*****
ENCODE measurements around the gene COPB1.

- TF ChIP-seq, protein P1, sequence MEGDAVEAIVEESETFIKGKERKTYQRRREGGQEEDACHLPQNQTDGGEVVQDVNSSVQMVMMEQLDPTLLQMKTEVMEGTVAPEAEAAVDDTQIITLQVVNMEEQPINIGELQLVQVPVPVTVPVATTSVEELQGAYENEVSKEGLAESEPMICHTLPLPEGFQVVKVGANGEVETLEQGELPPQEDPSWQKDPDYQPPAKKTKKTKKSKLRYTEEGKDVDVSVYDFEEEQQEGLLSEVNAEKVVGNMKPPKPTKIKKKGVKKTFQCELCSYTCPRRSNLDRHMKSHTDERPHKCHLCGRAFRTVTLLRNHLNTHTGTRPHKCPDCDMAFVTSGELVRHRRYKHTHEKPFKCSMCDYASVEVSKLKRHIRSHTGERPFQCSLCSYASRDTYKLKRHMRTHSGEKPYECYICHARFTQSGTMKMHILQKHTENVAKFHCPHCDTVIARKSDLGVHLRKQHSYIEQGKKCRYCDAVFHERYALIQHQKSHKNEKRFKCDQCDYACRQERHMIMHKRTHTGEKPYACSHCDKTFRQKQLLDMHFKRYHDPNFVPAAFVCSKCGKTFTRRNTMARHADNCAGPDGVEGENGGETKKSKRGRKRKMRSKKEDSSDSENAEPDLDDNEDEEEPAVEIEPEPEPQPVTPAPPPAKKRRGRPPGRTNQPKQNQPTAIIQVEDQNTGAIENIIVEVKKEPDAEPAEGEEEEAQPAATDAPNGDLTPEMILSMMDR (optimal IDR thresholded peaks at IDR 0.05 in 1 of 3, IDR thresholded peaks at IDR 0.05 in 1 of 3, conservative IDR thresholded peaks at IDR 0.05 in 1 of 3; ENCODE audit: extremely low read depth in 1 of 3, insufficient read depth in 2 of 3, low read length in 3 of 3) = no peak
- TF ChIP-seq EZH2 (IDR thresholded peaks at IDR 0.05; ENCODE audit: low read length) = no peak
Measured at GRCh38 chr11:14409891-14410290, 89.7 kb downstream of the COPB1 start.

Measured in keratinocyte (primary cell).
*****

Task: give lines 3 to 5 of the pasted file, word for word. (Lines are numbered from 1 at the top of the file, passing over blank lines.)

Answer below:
- TF ChIP-seq EZH2 (IDR thresholded peaks at IDR 0.05; ENCODE audit: low read length) = no peak
Measured at GRCh38 chr11:14409891-14410290, 89.7 kb downstream of the COPB1 start.

Measured in keratinocyte (primary cell).